La Mott Community Garden (2011) is located in Cheltenham township adjacent to La Mott, the oldest historically black community in the state. Almost two acres, the garden has operated for more than 80 years, part of a property deeded to Temple University in 1939 along with a parcel of 12 acres, for one dollar. Temple built Tyler School of Art on the 12-acre plot, leaving the garden intact, but when Tyler moved to Temple’s main campus in 2009, all the land went up for sale. The La Mott Community Garden Group is attempting to save the garden. With support from the township and Conservancy of Montgomery County, they have requested that Temple donate the garden to the community under a land trust agreement or set a fair market price so it can be purchased by the community. Both options have been rejected by Temple, and negotiations are at a standstill as the gardening season approaches. The film describes the community’s strategies in the voices of the 60 gardeners and other residents.
I Come From A Place (2007) captures the Asian Arts Initiative staff’s response to a city order to vacate their office in the heart of Philadelphia’s Chinatown. Founded in 1993 to help diffuse racial tensions in schools attended by Asian youths, AAI became a creative center for the city’s new Asian immigrants and Asian Americans, as well as the general public. In 2006, AAI got notice of the city’s plan to raze the building where they rented space in order to expand the Pennsylvania Convention Center — echoing the 1960 city plan to demolish much of the community, established in the mid-1800s, to make way for the Vine Street expressway. At that time, the community protested the plans and managed to preserve an area just six city blocks square. Several subsequent city redevelopment plans were halted or mitigated through similar negotiations. As AAI staff pack up to leave, they question who sets development priorities, noting the balance between the expansion’s unknown economic benefit to the city and AAI’s known social benefit.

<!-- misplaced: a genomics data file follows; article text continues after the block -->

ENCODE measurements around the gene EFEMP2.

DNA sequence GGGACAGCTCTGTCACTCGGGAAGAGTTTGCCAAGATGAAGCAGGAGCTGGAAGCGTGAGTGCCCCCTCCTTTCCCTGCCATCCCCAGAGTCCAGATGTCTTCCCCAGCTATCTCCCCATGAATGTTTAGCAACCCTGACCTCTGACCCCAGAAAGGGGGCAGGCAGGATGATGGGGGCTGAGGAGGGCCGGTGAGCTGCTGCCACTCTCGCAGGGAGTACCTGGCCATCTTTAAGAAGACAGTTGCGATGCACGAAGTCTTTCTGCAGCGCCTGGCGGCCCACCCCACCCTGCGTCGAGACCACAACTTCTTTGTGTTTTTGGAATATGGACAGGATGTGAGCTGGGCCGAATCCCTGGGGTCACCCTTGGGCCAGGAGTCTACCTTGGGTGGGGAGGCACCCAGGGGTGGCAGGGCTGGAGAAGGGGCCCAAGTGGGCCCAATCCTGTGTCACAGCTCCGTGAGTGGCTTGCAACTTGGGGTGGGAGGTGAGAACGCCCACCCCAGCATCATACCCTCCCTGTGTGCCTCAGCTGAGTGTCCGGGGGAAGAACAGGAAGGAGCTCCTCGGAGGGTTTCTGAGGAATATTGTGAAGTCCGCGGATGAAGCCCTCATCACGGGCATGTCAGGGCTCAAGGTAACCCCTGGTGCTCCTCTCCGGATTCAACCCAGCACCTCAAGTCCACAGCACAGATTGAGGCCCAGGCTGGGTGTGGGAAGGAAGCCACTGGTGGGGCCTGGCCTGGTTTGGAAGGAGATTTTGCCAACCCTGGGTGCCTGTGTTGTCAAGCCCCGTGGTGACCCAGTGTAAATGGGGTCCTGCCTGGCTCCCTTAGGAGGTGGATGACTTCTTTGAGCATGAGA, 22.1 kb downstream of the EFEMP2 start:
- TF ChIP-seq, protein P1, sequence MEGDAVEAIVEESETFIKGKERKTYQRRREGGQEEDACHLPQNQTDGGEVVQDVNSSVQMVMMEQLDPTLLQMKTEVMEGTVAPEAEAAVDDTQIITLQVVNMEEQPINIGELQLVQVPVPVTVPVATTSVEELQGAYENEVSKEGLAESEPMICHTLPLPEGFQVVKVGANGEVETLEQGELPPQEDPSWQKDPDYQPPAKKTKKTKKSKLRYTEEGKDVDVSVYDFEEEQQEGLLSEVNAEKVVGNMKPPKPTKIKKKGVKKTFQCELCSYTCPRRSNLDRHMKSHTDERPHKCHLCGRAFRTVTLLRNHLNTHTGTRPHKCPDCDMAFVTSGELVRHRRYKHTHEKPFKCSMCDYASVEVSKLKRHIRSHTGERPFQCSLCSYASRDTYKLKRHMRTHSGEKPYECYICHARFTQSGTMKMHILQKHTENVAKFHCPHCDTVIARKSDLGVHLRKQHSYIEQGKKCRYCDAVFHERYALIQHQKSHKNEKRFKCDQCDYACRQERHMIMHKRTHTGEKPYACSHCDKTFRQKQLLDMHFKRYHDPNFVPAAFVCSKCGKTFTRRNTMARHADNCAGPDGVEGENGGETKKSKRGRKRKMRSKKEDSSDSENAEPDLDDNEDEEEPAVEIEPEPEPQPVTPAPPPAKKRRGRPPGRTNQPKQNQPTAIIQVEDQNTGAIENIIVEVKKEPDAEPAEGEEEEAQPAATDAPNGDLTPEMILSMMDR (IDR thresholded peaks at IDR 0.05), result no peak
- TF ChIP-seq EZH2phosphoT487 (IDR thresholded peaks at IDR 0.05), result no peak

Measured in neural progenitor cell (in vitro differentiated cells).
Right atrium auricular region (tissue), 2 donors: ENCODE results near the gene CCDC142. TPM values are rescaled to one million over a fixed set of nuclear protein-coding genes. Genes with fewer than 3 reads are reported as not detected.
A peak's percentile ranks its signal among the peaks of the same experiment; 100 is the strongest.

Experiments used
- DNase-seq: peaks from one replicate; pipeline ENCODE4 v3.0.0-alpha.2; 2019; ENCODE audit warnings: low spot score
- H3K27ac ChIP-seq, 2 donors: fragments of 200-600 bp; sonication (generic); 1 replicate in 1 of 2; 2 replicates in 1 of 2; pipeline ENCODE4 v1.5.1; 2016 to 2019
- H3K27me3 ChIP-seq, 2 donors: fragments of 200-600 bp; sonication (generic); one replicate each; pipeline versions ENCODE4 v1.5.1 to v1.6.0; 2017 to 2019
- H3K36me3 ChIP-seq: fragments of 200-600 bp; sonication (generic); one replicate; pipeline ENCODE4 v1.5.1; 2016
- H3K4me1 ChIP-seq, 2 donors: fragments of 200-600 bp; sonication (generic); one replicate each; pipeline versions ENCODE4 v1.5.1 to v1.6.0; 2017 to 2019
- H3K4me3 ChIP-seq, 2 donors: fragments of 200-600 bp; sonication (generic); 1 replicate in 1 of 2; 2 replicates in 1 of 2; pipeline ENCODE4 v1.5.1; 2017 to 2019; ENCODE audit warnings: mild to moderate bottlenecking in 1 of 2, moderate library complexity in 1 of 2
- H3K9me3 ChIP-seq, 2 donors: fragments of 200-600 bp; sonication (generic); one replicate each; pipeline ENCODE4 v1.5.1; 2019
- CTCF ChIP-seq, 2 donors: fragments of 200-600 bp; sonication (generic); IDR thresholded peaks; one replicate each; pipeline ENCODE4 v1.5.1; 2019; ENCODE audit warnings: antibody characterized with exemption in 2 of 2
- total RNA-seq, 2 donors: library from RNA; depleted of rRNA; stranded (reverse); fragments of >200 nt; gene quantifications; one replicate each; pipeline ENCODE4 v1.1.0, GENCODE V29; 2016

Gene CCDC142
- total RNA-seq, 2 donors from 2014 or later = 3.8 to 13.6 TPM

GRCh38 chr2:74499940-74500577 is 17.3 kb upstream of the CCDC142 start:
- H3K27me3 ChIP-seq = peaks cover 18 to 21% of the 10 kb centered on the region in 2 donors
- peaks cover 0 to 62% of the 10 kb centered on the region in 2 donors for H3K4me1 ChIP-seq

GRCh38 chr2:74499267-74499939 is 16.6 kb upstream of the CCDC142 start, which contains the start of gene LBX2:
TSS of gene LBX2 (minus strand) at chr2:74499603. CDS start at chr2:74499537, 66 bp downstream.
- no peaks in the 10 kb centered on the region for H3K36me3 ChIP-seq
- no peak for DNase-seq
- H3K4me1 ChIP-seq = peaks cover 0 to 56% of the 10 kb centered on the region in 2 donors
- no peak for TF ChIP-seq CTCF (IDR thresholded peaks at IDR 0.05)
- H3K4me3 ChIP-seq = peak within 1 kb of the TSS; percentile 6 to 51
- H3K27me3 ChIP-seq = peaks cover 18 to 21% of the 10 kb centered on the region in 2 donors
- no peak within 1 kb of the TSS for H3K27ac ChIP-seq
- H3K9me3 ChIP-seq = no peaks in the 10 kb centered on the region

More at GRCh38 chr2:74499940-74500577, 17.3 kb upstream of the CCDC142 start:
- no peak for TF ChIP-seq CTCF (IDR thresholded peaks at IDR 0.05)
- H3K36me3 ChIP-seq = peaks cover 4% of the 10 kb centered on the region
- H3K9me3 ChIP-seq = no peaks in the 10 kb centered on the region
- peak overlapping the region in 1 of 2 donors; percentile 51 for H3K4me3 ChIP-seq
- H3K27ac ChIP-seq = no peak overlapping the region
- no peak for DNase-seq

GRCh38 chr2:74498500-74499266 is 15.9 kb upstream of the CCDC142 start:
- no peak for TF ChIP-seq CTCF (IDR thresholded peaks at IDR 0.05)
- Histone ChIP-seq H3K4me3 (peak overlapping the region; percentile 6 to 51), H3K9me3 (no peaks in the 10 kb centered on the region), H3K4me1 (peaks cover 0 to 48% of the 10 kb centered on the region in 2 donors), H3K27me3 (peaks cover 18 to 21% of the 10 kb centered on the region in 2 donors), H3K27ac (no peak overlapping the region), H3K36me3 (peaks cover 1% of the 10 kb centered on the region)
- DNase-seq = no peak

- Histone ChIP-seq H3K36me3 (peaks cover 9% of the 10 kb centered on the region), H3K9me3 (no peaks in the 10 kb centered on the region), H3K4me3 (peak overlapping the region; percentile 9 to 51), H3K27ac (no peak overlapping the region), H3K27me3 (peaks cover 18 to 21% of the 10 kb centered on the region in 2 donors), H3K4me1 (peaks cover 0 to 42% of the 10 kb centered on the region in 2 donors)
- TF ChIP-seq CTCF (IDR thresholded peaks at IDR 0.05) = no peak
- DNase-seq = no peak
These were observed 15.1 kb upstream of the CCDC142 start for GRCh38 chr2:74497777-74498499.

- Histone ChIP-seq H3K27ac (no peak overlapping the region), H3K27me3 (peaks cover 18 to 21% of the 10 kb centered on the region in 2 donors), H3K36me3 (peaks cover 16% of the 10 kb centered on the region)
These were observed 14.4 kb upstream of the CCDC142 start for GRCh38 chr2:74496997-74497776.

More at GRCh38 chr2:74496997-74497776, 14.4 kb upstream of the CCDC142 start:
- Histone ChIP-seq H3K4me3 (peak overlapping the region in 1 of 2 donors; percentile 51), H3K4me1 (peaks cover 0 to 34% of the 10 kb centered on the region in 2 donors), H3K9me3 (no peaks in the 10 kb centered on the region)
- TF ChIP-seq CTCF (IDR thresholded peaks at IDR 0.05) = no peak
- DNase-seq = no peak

. . . and beyond
Another film about large scale development, My Brooklyn exposes the collusion between politicians and economic investors in a commercial area of Brooklyn. The film screened at International House Philadelphia last year at an event organized by Scribe Video Center in partnership with I-House and Next City.
My Brooklyn (2013), by Kelly Anderson and Allison Lirish Dean, focuses on the Fulton Street Mall, an African-American and Caribbean commercial district of small businesses in Downtown Brooklyn that, despite being the third-most profitable shopping area in New York, was shut down by redevelopment plans and hidden deals between Brooklyn politicians and real estate investors. With the help of community advocacy organizations, the film digs into those relationships to show how what looked like an inevitable byproduct of city growth was in fact methodically constructed. In this case, a culturally rich and financially successful urban intersection became a high-end mall for the surrounding gentrified residential neighborhood.
My Brooklyn was preceded by Precious Places’ The Taking of South Central...Philadelphia (2005), about the neighborhood west of Broad along the South Street corridor, where rising commercial rents have closed many traditional stores and a changing demographic has driven up housing prices and threatens continuation of the annual African street festival, Odunde. Members of the Point Breeze Organizing Committee joined My Brooklyn director Kelly Anderson for a discussion after the screenings.
These documentary films represent a larger body of work in various cities by filmmakers and community groups who take up cameras in defense of their neighborhoods; they’re important and cogent records of the struggle over urban space.
But most begin late in the redevelopment timeline. Holding Ground (1996) tells what happened when a 1985 urban development plan for a low-income neighborhood in Boston was rejected by the community. The film follows the Dudley Street Neighborhood Initiative over the subsequent decade as it guides the process away from gentrification to create the development they want.
A similar endeavor, perhaps accompanying Philadelphia’s new projects in gentrifying neighborhoods, cited above, would certainly contribute to a better understanding of what urban change means in our own city.